x1000r/min, what is for?

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  #1  
Old 08-19-11, 09:28 AM
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x1000r/min, what is for?

Hi:
The Neddle located in the middle often flactuates from 1 to 3, but what is for, ... engine temp, or what else? How import this gauge is?

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Old 08-19-11, 09:33 AM
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Seriously?
It's the tachometer...it registers engine RPM (revolutions per minute). The printing in the center means multiply the reading times 1000.

Did you never realize it goes higher as the engine revs up?
 
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Old 08-19-11, 01:49 PM
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If you have the owners manual for the car it should have a section that tells you what all the instruments and warning indicators mean. It's good stuff to know since some of the warning lights can be ignored until later while others mean you should pull over and turn the car off right now!

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Many years ago I had a neighbor who's oil pressure light came on when she was 20 miles from home. Not knowing if it was important or not she drove home so her husband could look at it. She made it home but the engine was destroyed and they were left with an extremely expensive repair.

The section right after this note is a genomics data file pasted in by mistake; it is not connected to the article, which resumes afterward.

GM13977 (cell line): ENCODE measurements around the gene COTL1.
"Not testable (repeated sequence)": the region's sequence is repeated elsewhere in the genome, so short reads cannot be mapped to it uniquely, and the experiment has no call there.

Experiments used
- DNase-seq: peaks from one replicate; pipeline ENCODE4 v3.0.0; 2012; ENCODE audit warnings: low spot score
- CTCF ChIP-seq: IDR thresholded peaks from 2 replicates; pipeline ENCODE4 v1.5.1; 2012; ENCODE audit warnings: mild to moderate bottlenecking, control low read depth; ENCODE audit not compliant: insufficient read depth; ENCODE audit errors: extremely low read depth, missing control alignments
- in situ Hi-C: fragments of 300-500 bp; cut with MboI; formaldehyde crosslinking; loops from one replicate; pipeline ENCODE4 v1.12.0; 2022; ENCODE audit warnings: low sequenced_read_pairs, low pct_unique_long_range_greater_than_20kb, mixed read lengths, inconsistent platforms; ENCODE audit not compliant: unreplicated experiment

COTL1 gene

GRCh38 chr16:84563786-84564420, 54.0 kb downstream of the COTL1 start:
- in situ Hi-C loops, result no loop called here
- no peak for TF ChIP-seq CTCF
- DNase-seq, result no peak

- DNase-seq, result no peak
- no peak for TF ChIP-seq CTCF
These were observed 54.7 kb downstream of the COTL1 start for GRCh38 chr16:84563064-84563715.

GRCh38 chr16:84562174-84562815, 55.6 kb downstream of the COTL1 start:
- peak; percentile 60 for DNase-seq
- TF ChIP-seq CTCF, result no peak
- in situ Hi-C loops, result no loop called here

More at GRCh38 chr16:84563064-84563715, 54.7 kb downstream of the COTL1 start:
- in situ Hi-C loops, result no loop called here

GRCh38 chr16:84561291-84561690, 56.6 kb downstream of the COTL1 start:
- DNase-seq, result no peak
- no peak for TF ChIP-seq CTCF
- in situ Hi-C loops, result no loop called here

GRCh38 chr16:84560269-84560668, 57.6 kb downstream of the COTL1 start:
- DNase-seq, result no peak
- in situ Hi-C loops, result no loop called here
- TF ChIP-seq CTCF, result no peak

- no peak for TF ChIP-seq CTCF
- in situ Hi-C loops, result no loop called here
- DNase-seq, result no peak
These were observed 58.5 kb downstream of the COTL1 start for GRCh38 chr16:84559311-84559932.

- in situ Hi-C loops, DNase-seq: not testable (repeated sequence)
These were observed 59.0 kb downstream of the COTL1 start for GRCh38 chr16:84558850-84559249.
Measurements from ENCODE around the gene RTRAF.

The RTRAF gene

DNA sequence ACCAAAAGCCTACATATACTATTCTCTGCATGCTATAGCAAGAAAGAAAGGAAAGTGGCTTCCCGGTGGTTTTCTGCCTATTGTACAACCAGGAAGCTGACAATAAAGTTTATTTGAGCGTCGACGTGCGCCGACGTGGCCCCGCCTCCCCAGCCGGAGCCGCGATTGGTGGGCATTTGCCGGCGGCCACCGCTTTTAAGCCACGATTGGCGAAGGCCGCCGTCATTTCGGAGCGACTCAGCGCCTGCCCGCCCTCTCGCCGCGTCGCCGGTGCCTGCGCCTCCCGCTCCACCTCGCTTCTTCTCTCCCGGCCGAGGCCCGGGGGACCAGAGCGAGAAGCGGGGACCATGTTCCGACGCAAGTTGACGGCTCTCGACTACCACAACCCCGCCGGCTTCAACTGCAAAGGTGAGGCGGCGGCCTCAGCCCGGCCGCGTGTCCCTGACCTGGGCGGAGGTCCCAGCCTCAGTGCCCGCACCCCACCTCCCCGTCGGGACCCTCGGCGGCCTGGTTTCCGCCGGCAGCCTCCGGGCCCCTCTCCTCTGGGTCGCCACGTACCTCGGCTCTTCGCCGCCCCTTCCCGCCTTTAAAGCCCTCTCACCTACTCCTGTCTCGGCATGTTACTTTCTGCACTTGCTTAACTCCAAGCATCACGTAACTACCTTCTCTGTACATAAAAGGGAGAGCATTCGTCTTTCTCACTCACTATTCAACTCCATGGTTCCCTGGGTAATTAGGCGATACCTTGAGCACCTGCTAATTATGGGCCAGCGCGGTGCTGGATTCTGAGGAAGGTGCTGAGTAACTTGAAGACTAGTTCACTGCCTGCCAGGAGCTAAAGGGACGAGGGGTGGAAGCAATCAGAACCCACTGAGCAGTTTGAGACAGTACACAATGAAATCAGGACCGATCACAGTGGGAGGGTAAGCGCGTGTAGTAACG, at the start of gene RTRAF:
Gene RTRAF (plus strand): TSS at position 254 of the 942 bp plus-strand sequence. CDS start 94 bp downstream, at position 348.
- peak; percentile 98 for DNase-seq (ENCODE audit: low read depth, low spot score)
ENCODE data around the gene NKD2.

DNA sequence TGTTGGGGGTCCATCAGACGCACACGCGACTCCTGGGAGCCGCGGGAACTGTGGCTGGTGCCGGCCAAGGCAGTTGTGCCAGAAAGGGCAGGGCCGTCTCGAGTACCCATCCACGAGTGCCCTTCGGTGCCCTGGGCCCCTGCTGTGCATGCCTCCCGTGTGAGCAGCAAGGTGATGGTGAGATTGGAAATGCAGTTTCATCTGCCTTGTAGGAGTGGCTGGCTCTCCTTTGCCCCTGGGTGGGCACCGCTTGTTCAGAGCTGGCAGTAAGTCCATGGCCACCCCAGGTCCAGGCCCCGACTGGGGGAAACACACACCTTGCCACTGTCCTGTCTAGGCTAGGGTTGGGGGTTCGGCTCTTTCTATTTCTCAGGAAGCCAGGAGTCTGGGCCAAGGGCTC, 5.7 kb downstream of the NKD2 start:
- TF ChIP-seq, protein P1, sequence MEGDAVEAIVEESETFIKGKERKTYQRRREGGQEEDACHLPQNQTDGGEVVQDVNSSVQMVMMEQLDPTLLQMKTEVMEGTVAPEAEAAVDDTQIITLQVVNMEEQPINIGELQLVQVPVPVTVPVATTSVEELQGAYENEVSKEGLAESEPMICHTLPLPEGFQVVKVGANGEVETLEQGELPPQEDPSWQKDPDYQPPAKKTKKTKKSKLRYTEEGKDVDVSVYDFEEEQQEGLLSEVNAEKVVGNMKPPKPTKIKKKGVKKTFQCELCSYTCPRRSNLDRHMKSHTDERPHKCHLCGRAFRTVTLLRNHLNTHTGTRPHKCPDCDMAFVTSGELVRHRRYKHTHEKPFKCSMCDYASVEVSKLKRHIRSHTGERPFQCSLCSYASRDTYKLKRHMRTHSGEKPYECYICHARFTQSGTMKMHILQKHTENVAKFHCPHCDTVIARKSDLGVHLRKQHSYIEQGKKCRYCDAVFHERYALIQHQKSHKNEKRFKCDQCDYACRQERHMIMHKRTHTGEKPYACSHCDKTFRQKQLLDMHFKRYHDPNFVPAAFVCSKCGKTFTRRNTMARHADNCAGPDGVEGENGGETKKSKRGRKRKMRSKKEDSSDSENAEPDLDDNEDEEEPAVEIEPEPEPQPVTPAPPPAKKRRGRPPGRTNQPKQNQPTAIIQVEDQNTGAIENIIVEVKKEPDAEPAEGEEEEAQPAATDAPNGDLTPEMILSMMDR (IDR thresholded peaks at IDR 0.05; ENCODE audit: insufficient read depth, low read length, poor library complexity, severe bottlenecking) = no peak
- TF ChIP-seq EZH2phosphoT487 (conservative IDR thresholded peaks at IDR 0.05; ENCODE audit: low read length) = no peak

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The tachometer isn't "really" used for anything when driving but it's included on most modern cars. It tells you how fast the engine is turning but that's mostly useless information since you are primarily concerned with the car's speed. With modern, smooth running engines I think it's mainly there so you can see that the engine is running since many cars are so smooth you can't feel the vibrations of a running engine. There was a period in the '80's where tachometers fell out of favor and it was something often included only on trucks and sports cars.
 
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Old 08-19-11, 02:45 PM
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Pilot -

You are right on about the tachometers during 1980's period, but even some modern sports cars use then for proper shift points with a manual transmission. - For the real traditionalists.

The revs show up on the Formula 1 steering wheel display display to show the telemetry data systems and functioning. They are really useless to a driver, since the engineers in the pits and 10,000 miles away know faster than the driver. With an engine that is governed at about 18,000 to 19,000 rpm, depending on the track, if it over-revs, the race is over for the car and the 300 engineers just pack up and go home, but they have the telemetry saved for analysis for the next race at that track.

Dick
 
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